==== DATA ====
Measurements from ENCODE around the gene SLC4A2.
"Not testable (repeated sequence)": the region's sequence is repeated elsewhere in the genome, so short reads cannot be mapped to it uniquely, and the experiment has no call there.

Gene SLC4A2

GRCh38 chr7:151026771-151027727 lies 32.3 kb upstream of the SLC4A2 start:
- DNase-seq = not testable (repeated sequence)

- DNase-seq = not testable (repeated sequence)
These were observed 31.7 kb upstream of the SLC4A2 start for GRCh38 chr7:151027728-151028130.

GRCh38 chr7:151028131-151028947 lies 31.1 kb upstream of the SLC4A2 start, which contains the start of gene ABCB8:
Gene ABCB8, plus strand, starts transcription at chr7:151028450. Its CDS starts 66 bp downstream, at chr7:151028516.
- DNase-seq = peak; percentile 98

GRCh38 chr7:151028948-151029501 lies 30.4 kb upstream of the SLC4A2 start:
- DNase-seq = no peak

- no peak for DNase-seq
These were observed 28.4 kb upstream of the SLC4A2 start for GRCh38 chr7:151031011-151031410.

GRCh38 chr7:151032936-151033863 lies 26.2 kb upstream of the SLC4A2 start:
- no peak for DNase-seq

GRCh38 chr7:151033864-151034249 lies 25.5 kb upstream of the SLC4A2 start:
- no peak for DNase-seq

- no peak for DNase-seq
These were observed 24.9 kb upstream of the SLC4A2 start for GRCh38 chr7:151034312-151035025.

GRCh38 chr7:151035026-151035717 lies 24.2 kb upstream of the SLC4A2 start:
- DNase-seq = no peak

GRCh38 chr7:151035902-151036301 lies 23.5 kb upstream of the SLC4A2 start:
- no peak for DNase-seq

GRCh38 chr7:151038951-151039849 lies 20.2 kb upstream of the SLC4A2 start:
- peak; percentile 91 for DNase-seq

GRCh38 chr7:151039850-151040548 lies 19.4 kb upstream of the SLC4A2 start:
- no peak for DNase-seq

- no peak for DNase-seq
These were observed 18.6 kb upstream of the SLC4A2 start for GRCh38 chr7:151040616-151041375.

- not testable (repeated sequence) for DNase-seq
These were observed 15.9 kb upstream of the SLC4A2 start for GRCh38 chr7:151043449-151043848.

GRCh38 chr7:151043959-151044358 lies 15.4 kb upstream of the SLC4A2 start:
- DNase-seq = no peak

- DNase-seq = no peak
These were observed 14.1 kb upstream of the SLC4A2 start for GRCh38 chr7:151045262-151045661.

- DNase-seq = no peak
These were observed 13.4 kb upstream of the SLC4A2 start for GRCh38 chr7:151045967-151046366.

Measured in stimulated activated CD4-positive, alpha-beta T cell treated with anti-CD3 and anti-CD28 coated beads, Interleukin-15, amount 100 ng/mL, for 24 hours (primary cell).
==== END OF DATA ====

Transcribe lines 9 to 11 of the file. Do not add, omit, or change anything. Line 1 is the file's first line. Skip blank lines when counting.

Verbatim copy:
Gene ABCB8, plus strand, starts transcription at chr7:151028450. Its CDS starts 66 bp downstream, at chr7:151028516.
- DNase-seq = peak; percentile 98

GRCh38 chr7:151028948-151029501 lies 30.4 kb upstream of the SLC4A2 start: